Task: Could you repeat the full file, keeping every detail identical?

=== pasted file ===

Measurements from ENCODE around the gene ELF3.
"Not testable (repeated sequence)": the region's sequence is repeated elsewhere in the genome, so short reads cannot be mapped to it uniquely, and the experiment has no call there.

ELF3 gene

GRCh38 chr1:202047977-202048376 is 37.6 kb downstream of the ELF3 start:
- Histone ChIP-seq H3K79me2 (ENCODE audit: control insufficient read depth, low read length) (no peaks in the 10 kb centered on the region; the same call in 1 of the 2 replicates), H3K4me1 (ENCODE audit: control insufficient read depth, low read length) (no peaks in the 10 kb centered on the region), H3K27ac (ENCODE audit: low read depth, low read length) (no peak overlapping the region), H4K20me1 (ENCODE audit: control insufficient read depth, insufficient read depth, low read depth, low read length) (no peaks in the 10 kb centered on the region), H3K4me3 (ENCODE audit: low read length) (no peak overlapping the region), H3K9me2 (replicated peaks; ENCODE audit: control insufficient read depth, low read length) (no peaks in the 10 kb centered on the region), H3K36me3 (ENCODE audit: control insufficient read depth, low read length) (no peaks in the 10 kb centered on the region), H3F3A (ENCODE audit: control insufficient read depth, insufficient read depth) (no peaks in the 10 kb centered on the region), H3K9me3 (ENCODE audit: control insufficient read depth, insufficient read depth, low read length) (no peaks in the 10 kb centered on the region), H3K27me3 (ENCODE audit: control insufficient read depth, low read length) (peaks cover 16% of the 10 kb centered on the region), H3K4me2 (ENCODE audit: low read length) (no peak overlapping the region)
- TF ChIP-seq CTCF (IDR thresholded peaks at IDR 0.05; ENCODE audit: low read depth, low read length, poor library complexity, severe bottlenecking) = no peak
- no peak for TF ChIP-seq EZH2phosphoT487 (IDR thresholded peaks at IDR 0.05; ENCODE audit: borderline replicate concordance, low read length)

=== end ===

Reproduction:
Measurements from ENCODE around the gene ELF3.
"Not testable (repeated sequence)": the region's sequence is repeated elsewhere in the genome, so short reads cannot be mapped to it uniquely, and the experiment has no call there.

ELF3 gene

GRCh38 chr1:202047977-202048376 is 37.6 kb downstream of the ELF3 start:
- Histone ChIP-seq H3K79me2 (ENCODE audit: control insufficient read depth, low read length) (no peaks in the 10 kb centered on the region; the same call in 1 of the 2 replicates), H3K4me1 (ENCODE audit: control insufficient read depth, low read length) (no peaks in the 10 kb centered on the region), H3K27ac (ENCODE audit: low read depth, low read length) (no peak overlapping the region), H4K20me1 (ENCODE audit: control insufficient read depth, insufficient read depth, low read depth, low read length) (no peaks in the 10 kb centered on the region), H3K4me3 (ENCODE audit: low read length) (no peak overlapping the region), H3K9me2 (replicated peaks; ENCODE audit: control insufficient read depth, low read length) (no peaks in the 10 kb centered on the region), H3K36me3 (ENCODE audit: control insufficient read depth, low read length) (no peaks in the 10 kb centered on the region), H3F3A (ENCODE audit: control insufficient read depth, insufficient read depth) (no peaks in the 10 kb centered on the region), H3K9me3 (ENCODE audit: control insufficient read depth, insufficient read depth, low read length) (no peaks in the 10 kb centered on the region), H3K27me3 (ENCODE audit: control insufficient read depth, low read length) (peaks cover 16% of the 10 kb centered on the region), H3K4me2 (ENCODE audit: low read length) (no peak overlapping the region)
- TF ChIP-seq CTCF (IDR thresholded peaks at IDR 0.05; ENCODE audit: low read depth, low read length, poor library complexity, severe bottlenecking) = no peak
- no peak for TF ChIP-seq EZH2phosphoT487 (IDR thresholded peaks at IDR 0.05; ENCODE audit: borderline replicate concordance, low read length)